Extremism in the Somali community of Minneapolis has long been a concern of American counterterrorism officials, as both the Islamic State and al-Qaeda’s ally al-Shabaab have been alarmingly successful at recruiting from the area. The district represented by Rep. Ilhan Omar (D-MN) has seen more men and boys attempt to join foreign terrorist organizations over the last 12 years than any other district in the United States.
A Fox News report in February noted federal officials are still “highly concerned” about Minneapolis even though ISIS lost its “caliphate” in Syria and Iraq:
FBI stats show 45 Somalis left to join the ranks of either the Somalia-based Islamic insurgency al-Shabab, or the Iraq- and Syria-based ISIS combined. And as of 2018, a dozen more had been arrested with the intention of leaving to support ISIS. Both numbers are far higher than those of alleged terrorist wannabes who left or attempted to leave the country from other areas in the country where Muslim refugees have been resettled.
In the case of the Somalis, it’s no longer just the men. Early last year, a female was apprehended by authorities on charges of supporting providing material support to Al Qaeda and arson.
[…] “We are very conscious that there may still be fertile ground for that, and that is could re-start at any time,” one federal official told Fox News. “Based on historical experience, we had (an uptick) in 2007 and 2008 going for al-Shabab, then a lull. Then, as ISIS came back, we saw a whole bunch of people no longer headed for Somalia. They were headed for Iraq and Syria. That really caught us off-guard, we didn’t see that coming. It didn’t make sense to us. We understood why kids were going back to Somalia, but going to Syria was another we issue.”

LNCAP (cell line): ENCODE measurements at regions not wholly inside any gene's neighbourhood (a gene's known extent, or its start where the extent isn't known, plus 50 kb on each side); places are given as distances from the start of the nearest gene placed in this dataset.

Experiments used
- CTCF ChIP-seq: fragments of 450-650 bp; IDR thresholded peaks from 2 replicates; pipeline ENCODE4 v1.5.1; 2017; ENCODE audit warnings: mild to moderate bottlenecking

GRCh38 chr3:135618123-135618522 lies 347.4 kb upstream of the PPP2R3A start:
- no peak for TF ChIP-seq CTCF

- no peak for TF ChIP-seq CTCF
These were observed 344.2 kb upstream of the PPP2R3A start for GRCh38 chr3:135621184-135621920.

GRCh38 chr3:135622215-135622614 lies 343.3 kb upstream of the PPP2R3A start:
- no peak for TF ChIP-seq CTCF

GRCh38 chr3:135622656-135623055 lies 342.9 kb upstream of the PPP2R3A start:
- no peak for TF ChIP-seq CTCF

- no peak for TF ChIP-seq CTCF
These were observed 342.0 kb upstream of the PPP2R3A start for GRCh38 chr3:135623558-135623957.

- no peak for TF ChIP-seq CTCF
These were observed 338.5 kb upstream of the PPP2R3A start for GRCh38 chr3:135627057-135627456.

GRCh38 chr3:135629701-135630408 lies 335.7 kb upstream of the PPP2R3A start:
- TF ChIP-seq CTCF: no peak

The Fox report noted ISIS aggressively recruits online, while al-Shabaab works the insular Somali community with “word of mouth” and “face-to-face radicalization.” A major element of the al-Shabaab recruiting pitch involves blaming Somalia’s woes on foreign intervention and promising the terrorist group will create an Islamist paradise governed by strict sharia law.
National security analysts told Fox News part of the problem is the difficulty Somalian immigrants have with assimilating to American culture, making it easier for terrorist recruiters to play on their sense of alienation and exploit their affinity for Somali culture and Islam. The insular nature of the Somali community also makes it difficult for law enforcement to collect information or establish agents. A police crackdown on street gangs in Minneapolis further alienated Somali youth and drove them into extremist mosques.
The analysts who spoke to Fox were highly critical of Rep. Ilhan Omar (D-MN) because she seeks leniency for terrorist recruits and exacerbates the Somali community’s sense of paranoia and alienation: